Power Plays: The Red Queen

Red QueenThe Red Queen by Honey Brown

I recently read Honey Brown’s After the Darkness and was disappointed to discover that none of her other novels are available to readers in the UK. Luckily, I had a relative visiting from Australia and ordered from Readings (free and very quick postage within Aus – worth a plug) a couple of Honey Brown’s books, including this one.

Deep in the Australian bush, Shannon Scott is holed up in a cabin with his brother Rohan waiting out the catastrophic event of worldwide disease and a breakdown of global economies. One night a mysterious woman slips under their late night watch and past their loaded guns.

Denny Cassidy is beautiful and a survivor.Her inclusion in the cabin brings about the need for a new set of rules but is she laying a trap? Could she be a cold tactician with a deadly agenda?

First Impressions: I was plunged straight into the lives of the two brothers. Their lifestyle and the dystopian situation were convincing, almost too believable. Furthermore, the events surrounding the woman’s arrival (it happens early) are realistic. Nothing about the introductory chapters felt stilted or contrived.

Highlights: The whole scenario of the plague was incredibly well done. The ‘us’ and ‘them’ approach adopted by the two brothers, and their necessary fear of outsiders, permeated the whole story. I supported any of their ruthless decisions because their situation was so precarious. The changing relationship between the woman and the two brothers was both bleak and atypical yet entirely possible in such exceptional circumstances. Finally, I loved the way that references to the Red Queen were scattered throughout the novel.

If I was an editor: I would be blown away by such a dark story about chaos and human nature! The whole premise is so plausible it’s best not to think about it. The ending was fitting and not necessarily happy; the glimmer of hope still felt depressing! I did like the ending but perhaps would have liked more fallout…

Overall: Genunie dystopian fiction for adults.

The Red Queen: 5 Stars



Midland Marvel: Marriage Material

Marriage MaterialMarriage Material by Sathnam Sanghera

The blurb for Marriage Material l reminded me of Rosie Dastgir’s A Small Fortune, a book I really enjoyed when I read it upon publication. It is therefore no surprise that I was incredibly keen to read Sathnam Sanghera’s new novel.

After his father’s death, Arjan Banga returns to Wolverhampton to support his mother, leaving his comfortable and trendy existence in London behind. To his amazement his mother wants to keep running the family convenience store. Alternating between flashbacks and the present day the novel tells the complex story of a multi-generational family trying to make itself complete while being torn between two versions of England.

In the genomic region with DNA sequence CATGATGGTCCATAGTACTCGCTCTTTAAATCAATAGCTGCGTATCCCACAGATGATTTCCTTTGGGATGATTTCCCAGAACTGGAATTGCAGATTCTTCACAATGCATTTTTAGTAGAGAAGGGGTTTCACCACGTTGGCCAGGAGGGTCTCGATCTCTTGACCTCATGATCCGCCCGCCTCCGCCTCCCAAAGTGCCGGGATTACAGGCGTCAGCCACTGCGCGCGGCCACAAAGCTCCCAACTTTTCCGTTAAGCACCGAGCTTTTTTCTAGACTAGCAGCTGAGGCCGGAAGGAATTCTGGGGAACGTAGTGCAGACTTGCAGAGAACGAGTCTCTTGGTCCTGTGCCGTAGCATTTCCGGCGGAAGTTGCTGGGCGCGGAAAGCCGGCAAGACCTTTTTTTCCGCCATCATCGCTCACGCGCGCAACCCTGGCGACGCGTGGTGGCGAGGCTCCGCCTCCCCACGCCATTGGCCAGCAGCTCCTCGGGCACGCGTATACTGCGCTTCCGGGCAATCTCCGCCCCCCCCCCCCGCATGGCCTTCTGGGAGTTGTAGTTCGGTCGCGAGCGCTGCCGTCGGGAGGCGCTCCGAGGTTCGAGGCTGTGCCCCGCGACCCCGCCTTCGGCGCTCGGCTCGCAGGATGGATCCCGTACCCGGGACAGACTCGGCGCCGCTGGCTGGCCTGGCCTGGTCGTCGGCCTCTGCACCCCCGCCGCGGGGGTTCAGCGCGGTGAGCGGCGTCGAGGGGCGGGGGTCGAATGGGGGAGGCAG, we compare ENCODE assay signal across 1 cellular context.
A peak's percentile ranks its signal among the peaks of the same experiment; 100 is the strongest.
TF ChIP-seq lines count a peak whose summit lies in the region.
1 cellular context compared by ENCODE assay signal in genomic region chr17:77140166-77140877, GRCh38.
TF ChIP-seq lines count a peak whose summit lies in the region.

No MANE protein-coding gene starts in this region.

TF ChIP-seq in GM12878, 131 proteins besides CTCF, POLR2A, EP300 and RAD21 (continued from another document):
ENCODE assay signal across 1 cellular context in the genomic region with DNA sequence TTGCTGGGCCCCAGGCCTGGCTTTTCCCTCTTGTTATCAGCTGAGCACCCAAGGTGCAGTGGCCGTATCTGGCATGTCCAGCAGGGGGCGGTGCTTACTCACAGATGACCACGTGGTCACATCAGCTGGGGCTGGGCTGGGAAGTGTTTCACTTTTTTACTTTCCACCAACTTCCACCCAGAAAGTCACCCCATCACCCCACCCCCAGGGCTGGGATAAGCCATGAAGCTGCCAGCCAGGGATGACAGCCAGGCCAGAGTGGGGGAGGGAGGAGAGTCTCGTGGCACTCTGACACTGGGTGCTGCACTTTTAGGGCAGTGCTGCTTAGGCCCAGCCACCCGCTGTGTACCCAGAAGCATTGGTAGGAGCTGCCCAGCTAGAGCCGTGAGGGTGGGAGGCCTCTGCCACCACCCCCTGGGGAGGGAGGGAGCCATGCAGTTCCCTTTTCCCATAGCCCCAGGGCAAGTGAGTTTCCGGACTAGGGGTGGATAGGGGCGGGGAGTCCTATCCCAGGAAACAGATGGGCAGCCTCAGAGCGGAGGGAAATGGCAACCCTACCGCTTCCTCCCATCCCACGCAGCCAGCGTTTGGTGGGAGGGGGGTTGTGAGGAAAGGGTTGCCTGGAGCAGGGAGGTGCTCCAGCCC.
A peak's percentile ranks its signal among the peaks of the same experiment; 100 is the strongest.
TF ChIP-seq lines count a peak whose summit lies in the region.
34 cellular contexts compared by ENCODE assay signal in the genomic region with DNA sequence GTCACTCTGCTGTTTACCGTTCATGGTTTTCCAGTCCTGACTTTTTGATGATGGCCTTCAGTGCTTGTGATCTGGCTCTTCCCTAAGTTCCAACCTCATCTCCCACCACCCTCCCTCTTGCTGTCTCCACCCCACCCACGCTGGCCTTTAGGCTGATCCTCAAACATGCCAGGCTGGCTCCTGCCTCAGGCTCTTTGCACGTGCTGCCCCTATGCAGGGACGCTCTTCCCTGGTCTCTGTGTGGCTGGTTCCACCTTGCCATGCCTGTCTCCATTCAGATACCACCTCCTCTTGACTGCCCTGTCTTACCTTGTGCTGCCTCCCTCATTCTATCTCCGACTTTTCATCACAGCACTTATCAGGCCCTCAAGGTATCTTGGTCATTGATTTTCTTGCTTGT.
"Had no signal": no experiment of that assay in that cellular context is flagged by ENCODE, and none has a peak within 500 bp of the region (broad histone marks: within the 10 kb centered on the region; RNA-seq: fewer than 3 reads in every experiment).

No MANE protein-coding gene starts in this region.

First Impressions: The first chapter is a brutally honest account of life working in a convenience store. Sanghera doesn’t flinch when describing the casual prejudice experienced daily by Asian store owners. Nothing he said surprised me and I recalled a time last summer when, during an unseasonably heavy downpour, I overheard a customer commenting to the English-accented Asian man behind the till, ‘This rain must remind you of Pakistan.’

Highlights: Ranjit, Arjan’s childhood friend, is the most genuinely hilarious character I have come across for a very long time. Sure, he is a culmination of many stereotypes but with Sanghera’s skillful descriptions he authentic and believable. I assumed the sequence when the two friends were preparing for the anticipated Wolverhampton riots was Ranjit’s single moment to shine but much to my delight there was more of the humour to come. Arjan’s brief description of trying to keep up his running in Wolverhampton was also delightful. I thought Sanghera also littered his novel with interesting facts about the Sikh experience in the UK. He assumes an intelligent reader who has has some general background knowledge and I really enjoyed learning more.

If I was an editor: I would applaud Sanghera on his talent as a writer. The novel was moving along nicely and began to wonder when the crisis or turning point would occur and what it would actually be as nothing was really signposted. When it arrived it took me completely by surprise. The change of tone and shocking series of events will stay with me for a while. I really found it disturbing and heartbreaking but the abrupt change attests to Sanghera’s writing ability.

Overall: A superb novel about relationships and I have only scratched the surface in this review. There are many more characters worth getting to know.  I am now keen to read Sanghera’s earlier work The Boy with the Top Knot.

Marriage Material: 5 stars

Thank you to Random House Cornerstone for a copy of the ARC to review.

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